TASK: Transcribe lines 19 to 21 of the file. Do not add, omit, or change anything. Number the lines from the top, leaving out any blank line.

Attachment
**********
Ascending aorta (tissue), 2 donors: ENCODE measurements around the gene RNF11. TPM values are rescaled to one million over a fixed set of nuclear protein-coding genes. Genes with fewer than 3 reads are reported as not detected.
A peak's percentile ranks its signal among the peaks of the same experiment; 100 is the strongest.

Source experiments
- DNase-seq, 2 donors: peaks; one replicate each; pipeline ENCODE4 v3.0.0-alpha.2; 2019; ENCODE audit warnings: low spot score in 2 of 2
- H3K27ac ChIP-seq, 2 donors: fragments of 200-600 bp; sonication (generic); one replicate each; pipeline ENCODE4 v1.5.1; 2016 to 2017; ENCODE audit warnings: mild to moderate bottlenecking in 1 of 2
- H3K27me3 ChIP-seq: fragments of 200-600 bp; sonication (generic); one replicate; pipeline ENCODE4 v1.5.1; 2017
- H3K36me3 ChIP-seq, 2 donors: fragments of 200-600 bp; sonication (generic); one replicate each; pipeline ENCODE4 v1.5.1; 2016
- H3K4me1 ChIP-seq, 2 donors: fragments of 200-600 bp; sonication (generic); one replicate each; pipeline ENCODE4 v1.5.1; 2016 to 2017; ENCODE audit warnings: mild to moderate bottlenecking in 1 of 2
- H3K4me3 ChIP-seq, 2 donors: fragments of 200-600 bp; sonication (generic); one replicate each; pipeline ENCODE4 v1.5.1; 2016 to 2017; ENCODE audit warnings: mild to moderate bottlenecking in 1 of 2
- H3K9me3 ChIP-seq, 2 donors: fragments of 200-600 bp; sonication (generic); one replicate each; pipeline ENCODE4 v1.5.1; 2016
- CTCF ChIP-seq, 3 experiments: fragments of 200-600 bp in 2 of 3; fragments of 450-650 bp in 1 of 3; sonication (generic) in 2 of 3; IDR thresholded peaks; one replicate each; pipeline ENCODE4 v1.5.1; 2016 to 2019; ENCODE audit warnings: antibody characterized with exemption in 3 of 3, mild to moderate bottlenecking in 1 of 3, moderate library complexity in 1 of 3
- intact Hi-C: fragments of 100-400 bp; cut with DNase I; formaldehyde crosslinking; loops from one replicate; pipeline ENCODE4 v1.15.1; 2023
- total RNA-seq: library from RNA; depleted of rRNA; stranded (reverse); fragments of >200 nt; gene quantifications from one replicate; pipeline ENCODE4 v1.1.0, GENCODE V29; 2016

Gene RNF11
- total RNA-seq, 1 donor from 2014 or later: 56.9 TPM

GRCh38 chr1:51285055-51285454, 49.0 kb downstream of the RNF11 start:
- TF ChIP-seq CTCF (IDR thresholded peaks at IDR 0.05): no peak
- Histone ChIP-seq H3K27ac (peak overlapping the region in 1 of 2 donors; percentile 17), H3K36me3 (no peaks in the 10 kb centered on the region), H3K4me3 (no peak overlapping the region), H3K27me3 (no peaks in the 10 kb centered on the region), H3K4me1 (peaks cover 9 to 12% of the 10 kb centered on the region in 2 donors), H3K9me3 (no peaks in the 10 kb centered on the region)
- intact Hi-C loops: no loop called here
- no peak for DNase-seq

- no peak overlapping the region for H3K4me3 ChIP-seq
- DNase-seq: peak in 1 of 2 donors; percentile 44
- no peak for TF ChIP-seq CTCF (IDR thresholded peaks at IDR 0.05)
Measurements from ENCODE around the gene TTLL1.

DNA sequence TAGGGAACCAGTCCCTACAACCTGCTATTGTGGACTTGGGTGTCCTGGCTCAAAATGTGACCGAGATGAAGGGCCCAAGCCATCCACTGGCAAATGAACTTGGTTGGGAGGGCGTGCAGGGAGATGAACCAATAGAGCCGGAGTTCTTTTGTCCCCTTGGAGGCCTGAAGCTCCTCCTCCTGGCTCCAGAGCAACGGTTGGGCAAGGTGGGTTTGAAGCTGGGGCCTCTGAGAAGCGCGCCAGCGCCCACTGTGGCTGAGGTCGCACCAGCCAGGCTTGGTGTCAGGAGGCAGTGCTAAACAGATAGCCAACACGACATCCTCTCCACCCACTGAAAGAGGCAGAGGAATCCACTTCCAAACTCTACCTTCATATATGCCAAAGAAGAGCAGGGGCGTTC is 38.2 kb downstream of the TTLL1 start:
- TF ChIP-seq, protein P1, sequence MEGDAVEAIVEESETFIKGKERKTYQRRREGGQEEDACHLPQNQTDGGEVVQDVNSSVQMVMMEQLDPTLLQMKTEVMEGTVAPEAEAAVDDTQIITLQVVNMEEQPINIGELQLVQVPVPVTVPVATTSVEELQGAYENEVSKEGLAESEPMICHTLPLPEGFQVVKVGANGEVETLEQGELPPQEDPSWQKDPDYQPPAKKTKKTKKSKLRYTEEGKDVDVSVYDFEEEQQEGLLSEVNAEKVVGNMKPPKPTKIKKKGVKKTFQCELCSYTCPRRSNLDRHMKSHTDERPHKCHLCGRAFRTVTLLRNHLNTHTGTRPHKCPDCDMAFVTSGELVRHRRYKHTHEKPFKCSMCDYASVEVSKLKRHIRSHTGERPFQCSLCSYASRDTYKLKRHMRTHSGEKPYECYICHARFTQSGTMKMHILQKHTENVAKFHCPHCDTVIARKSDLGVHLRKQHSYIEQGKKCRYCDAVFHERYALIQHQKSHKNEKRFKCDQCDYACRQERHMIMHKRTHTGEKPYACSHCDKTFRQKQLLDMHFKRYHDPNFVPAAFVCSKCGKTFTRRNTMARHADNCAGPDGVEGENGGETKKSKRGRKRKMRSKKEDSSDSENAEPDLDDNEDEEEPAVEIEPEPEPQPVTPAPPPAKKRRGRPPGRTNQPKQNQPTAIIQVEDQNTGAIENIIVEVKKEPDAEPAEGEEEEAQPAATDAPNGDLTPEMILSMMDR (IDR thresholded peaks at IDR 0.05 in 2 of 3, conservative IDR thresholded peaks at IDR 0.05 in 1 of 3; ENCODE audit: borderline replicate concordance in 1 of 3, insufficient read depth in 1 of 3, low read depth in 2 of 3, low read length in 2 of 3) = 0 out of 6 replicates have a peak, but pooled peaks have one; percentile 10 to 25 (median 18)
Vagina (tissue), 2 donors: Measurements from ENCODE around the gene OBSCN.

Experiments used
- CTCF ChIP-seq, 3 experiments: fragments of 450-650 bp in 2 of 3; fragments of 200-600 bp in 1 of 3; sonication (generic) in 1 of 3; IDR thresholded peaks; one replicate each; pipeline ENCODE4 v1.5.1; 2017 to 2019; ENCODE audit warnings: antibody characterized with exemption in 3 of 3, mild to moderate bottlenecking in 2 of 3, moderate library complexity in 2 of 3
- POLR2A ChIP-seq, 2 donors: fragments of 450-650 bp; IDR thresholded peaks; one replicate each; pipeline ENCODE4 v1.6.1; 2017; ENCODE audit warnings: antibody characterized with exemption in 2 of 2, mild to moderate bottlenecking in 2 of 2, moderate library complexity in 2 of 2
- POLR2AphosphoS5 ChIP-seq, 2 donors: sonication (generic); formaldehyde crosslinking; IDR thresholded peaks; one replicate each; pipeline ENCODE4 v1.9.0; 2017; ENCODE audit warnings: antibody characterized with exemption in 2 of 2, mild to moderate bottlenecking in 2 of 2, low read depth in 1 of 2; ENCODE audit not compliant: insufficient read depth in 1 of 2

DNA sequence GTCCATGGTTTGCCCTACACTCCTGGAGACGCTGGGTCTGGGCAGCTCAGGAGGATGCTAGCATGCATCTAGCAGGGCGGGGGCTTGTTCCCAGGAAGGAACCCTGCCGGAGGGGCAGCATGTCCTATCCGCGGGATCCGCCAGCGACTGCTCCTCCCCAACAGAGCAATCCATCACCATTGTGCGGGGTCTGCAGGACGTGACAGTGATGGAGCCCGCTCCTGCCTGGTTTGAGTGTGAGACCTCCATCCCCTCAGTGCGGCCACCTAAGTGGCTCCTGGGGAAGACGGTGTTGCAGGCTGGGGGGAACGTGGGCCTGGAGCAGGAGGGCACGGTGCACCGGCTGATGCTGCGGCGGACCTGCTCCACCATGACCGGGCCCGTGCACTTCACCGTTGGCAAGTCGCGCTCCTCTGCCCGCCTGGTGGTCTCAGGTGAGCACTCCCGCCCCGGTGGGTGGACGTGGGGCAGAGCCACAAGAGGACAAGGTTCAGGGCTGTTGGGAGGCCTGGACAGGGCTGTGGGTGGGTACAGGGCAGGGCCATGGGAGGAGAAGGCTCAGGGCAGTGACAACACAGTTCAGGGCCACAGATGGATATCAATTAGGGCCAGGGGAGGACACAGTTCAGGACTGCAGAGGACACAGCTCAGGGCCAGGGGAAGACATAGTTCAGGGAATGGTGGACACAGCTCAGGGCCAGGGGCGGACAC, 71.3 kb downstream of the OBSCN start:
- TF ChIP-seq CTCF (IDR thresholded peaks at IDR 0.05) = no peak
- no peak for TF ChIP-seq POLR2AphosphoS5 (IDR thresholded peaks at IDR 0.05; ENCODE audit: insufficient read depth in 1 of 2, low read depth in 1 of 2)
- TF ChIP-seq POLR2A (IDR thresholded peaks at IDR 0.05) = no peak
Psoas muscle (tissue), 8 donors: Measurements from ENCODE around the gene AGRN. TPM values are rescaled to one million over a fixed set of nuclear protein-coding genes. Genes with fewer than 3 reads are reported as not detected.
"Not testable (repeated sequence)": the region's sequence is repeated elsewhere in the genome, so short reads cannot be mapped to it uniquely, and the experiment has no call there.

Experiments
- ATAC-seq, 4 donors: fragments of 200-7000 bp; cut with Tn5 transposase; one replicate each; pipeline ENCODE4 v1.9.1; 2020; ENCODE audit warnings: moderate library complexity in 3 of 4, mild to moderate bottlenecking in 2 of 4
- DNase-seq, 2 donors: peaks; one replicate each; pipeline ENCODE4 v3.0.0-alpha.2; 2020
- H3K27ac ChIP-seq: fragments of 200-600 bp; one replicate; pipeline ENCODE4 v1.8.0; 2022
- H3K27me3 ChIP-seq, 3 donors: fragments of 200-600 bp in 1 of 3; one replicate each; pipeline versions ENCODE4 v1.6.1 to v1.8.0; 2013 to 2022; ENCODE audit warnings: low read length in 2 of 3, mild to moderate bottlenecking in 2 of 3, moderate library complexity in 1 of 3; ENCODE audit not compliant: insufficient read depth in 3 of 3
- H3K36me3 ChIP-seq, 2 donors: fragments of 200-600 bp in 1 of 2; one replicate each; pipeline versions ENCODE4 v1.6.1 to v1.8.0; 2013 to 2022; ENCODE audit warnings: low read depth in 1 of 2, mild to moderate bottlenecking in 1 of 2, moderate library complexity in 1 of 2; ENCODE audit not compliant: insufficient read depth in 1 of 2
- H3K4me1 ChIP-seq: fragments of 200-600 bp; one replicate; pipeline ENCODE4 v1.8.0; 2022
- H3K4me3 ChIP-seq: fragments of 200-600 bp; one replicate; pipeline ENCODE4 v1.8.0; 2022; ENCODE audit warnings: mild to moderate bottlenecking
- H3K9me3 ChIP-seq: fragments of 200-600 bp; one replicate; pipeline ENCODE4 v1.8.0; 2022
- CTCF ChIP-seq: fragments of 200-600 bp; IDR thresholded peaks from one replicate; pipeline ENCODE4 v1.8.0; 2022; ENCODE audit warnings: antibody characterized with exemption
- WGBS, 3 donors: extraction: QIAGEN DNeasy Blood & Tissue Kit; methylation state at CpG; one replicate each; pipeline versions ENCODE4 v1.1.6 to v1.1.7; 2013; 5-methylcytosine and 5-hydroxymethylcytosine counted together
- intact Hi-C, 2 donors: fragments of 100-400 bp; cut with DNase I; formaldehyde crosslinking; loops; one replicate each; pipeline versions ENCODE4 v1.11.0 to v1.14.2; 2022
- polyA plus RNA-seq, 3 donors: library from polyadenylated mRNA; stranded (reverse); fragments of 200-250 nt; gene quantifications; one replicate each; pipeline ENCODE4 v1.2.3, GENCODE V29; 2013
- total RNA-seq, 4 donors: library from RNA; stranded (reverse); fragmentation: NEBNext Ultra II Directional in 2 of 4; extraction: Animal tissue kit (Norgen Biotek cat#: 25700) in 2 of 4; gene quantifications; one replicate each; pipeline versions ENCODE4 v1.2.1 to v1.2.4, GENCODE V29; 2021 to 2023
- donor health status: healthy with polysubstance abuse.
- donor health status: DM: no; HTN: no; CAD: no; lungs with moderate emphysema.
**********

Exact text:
- intact Hi-C loops: no loop called here
- no peak for DNase-seq

- no peak overlapping the region for H3K4me3 ChIP-seq